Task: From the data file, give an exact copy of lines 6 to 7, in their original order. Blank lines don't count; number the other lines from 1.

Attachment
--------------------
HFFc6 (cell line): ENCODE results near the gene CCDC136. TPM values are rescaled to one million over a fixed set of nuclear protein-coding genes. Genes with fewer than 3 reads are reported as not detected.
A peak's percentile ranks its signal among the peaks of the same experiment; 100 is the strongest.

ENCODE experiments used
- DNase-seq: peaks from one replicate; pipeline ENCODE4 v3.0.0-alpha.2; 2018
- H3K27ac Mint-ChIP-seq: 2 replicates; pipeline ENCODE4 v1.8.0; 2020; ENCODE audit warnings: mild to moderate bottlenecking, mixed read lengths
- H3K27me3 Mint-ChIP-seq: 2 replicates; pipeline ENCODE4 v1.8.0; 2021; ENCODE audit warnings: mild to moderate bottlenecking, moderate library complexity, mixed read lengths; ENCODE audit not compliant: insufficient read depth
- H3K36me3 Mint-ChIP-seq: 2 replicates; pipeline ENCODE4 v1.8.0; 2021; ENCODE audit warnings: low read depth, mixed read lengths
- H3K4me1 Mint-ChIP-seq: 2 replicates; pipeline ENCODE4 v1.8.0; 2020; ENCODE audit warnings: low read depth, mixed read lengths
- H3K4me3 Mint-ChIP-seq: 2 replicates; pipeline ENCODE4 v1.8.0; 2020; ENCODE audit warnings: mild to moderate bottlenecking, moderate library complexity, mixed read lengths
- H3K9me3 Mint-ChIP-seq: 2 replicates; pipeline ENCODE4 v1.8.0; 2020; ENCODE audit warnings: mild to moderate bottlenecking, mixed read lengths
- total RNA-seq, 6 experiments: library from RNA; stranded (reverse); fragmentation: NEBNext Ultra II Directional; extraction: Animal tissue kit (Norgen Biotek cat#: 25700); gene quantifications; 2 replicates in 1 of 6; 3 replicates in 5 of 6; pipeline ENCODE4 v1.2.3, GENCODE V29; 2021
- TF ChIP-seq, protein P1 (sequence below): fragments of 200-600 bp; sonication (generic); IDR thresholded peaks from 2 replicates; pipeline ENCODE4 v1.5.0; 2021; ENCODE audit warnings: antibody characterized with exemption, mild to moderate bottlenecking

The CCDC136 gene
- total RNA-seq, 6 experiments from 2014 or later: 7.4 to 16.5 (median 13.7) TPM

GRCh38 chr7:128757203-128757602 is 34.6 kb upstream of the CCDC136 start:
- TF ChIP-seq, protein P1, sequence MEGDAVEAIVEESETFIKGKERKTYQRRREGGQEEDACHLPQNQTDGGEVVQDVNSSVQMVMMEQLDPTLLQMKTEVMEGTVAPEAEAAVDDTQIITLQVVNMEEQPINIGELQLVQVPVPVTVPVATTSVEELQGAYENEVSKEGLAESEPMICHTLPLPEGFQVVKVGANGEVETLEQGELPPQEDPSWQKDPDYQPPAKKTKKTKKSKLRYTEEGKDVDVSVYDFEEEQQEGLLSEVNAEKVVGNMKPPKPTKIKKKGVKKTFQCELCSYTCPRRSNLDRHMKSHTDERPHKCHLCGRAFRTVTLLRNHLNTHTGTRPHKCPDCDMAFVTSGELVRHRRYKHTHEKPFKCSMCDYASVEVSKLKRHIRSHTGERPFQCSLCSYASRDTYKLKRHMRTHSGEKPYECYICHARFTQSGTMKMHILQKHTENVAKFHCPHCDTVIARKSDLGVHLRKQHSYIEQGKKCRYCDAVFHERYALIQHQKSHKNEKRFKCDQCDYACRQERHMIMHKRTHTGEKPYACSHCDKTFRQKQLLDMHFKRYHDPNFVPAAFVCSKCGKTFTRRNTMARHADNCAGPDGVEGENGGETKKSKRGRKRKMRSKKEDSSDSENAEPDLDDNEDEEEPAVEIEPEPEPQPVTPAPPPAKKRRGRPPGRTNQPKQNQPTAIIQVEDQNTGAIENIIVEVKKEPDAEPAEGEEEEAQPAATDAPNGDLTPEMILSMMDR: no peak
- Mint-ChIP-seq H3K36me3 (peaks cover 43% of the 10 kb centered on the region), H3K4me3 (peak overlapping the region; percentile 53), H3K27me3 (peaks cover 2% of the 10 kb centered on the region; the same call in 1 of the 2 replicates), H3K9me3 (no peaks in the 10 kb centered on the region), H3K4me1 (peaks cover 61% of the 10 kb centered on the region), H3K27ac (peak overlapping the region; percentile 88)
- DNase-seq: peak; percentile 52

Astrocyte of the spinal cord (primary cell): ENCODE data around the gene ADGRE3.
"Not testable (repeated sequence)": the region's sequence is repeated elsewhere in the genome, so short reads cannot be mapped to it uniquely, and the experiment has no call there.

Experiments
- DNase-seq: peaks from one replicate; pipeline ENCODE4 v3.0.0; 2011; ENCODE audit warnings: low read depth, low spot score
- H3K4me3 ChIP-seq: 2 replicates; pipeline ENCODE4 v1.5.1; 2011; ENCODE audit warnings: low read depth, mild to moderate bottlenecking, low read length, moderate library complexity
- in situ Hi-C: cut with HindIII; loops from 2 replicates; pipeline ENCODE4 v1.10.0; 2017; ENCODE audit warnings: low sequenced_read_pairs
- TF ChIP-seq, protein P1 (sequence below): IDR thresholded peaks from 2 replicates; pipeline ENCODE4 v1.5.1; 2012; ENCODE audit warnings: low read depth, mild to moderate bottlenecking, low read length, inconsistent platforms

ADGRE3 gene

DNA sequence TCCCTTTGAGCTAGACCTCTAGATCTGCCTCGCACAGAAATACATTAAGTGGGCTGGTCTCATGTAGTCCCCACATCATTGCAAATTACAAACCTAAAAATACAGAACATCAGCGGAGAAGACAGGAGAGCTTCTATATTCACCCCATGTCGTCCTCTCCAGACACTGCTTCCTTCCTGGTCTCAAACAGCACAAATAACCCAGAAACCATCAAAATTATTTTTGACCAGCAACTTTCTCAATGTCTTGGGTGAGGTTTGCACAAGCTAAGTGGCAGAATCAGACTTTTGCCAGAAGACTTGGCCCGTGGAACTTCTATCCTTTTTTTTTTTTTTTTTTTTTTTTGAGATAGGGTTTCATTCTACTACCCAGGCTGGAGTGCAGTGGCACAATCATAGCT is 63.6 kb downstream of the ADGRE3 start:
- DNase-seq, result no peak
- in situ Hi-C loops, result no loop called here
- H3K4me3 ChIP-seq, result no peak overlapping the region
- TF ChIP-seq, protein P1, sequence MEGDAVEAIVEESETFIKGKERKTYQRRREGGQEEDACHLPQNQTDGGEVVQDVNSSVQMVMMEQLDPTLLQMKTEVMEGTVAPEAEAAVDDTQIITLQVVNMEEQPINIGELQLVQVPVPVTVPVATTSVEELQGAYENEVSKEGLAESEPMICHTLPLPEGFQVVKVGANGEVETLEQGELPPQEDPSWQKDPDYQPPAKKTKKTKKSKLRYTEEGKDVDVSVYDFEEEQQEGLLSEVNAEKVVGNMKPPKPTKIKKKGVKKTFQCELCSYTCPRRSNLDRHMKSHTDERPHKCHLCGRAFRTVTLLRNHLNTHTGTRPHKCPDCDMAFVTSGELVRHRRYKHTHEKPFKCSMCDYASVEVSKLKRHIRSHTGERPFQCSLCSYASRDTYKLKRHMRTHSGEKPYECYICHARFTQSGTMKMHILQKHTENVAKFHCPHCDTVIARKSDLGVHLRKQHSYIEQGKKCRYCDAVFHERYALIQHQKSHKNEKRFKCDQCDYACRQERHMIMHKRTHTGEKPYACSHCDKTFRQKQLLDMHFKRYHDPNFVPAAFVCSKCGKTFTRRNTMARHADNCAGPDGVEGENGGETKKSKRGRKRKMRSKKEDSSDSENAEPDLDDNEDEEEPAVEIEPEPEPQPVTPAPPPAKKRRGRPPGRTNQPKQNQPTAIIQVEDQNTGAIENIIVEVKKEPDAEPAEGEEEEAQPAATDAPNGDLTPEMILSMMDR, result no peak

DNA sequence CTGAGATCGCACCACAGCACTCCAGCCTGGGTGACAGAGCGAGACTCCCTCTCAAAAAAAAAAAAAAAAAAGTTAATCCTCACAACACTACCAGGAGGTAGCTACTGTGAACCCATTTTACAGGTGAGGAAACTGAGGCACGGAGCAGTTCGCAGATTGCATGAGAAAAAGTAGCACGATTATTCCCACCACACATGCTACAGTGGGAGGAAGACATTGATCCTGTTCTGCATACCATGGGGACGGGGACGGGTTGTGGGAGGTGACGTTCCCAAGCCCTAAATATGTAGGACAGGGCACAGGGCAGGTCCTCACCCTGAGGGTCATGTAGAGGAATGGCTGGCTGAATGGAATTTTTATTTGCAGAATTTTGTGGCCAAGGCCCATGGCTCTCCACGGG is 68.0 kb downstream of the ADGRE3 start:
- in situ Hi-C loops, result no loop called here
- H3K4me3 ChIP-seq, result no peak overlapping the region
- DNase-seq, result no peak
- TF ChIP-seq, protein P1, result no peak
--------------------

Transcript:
- H3K27me3 Mint-ChIP-seq: 2 replicates; pipeline ENCODE4 v1.8.0; 2021; ENCODE audit warnings: mild to moderate bottlenecking, moderate library complexity, mixed read lengths; ENCODE audit not compliant: insufficient read depth
- H3K36me3 Mint-ChIP-seq: 2 replicates; pipeline ENCODE4 v1.8.0; 2021; ENCODE audit warnings: low read depth, mixed read lengths